oh no I forgot to post

I've been finishing up (like it is ever finished up) a big revision, and that's been making my brain all faint and easily confused. So I forgot my July blogging, which meant I didn't even mention my Cabinet of Curiosities story about maps. It is called "X Marks the Spot" and in it we learn that sisters are not all bad; ditto brothers; also, if you find an old map on which someone has written in blood DON'T GO, consider not going.

I was obsessed with maps and treasure maps in particular (OBVIOUSLY) as a child.

I was obsessed with maps and treasure maps in particular (OBVIOUSLY) as a child.

What reminded me to blog is that I wanted to say that today Summer and Bird comes out in paperback, hurrah! Hurry, stock up!

Also, we have had a couple more awfully nice reviews for The Cabinet of Curiosities. Booklist says "While a few [of the stories] contain lessons that can be learned, the majority exist simply to give readers a fright or chill. And this they do quite well. Not for the faint of heart, this curious collection of stories will haunt and, at times, horrify and are best read by flashlight."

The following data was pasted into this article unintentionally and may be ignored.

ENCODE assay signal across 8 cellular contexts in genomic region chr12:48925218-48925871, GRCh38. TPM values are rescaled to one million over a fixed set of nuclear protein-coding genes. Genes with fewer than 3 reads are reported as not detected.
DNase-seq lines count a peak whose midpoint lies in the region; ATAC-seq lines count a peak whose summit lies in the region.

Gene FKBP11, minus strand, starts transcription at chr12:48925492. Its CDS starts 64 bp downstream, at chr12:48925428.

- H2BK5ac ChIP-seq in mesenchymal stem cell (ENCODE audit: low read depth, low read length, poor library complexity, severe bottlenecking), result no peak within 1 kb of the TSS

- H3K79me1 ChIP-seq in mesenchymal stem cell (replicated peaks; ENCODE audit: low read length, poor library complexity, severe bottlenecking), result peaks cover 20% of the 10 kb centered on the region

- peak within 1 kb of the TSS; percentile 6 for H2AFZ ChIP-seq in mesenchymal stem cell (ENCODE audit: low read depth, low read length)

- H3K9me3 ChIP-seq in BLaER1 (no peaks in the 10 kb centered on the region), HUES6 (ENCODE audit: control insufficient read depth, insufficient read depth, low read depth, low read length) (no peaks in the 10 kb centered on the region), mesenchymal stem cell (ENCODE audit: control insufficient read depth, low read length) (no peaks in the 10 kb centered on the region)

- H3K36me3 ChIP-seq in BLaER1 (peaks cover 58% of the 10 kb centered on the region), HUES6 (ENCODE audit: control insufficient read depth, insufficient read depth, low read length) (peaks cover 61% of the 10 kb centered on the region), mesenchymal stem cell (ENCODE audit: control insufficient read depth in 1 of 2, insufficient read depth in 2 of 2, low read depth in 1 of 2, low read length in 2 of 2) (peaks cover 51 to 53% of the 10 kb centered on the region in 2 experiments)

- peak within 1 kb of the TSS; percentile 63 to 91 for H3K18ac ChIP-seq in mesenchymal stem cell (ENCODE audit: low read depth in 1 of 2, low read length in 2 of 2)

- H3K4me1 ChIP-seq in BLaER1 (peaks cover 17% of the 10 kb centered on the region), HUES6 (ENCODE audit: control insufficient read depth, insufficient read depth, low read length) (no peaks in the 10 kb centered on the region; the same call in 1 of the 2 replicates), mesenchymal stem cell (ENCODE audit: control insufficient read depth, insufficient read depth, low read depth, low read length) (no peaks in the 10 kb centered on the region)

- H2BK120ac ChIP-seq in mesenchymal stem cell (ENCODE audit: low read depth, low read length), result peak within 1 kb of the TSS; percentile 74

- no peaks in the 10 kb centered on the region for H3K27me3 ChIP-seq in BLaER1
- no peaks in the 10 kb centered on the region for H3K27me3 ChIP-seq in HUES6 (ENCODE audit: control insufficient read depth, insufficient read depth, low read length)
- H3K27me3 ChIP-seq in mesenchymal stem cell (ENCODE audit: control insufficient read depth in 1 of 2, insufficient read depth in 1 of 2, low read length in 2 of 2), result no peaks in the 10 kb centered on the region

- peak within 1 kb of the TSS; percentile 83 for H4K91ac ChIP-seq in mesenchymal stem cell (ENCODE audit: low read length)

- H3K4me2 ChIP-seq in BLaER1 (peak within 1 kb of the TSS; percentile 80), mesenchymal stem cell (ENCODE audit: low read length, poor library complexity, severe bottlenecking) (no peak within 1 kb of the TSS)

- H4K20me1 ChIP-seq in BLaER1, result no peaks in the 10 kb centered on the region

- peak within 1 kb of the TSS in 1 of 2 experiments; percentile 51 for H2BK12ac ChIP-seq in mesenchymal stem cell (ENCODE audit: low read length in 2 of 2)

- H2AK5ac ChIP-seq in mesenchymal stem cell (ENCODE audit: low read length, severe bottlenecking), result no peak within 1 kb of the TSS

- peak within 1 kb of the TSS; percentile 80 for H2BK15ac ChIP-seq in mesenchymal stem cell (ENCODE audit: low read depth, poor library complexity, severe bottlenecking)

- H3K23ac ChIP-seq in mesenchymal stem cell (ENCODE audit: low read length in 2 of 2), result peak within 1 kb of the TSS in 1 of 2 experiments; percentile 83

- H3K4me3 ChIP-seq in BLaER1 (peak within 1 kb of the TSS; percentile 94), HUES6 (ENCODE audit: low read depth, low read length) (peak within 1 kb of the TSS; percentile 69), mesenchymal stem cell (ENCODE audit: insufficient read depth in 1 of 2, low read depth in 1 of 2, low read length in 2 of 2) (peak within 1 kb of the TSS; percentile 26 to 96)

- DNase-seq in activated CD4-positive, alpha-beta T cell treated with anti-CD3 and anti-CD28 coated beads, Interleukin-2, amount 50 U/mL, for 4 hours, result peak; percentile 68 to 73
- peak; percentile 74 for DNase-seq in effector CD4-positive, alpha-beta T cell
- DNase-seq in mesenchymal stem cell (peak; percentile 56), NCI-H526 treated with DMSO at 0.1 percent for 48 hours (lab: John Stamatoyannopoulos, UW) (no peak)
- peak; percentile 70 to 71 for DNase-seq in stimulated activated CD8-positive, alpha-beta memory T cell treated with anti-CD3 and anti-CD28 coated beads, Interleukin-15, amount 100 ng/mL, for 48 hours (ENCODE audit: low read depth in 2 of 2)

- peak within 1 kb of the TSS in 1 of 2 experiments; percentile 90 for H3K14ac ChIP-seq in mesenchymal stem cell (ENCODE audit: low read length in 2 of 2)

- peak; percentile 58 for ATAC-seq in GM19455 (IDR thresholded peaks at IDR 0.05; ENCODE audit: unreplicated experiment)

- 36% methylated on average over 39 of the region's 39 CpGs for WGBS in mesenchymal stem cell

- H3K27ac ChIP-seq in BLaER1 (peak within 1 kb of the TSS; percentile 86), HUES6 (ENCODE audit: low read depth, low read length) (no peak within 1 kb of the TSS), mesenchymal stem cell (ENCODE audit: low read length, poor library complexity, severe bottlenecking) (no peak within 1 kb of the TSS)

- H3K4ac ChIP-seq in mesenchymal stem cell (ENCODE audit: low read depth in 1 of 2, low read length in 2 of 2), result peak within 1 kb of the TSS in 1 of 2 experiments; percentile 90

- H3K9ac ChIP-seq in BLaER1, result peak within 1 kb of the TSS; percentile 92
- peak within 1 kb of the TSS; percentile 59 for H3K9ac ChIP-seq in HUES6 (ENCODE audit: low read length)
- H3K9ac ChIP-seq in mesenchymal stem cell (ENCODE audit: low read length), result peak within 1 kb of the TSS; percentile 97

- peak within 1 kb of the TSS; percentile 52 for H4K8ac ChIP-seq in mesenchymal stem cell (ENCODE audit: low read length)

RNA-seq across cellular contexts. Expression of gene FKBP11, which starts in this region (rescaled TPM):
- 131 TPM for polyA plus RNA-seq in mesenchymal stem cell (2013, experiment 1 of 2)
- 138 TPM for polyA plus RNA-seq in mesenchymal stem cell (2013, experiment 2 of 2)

Quite right! I often enjoy killing off the children at the end of my stories. OR WORSE.

Horn Book said "The stories are remarkable both for their uniformly high quality and for their distinctness from one another; the abundant atmospherics, including occasional stark black-and-white illustrations, provide a unifying sense of dread. The framing device—the curators send letters from the field introducing their latest discoveries—adds depths of mystery, danger, and idiosyncrasy to a book already swimming in each."

Woot! So that's happiness.

Meanwhile, doing some arts pieces for the Austin Chronicle while revision percolates.

Oh and! I'm in a play that opens next week--it's one of two one-act adaptations of Chekhov short stories produced by Breaking String Theater. The one I'm in is based on "The Fiancée," as adapted by Eliza Bent (and wittily called "The Beyoncé"), but the whole piece is called We Play Chekhov. Only two weekends, get your tickets now!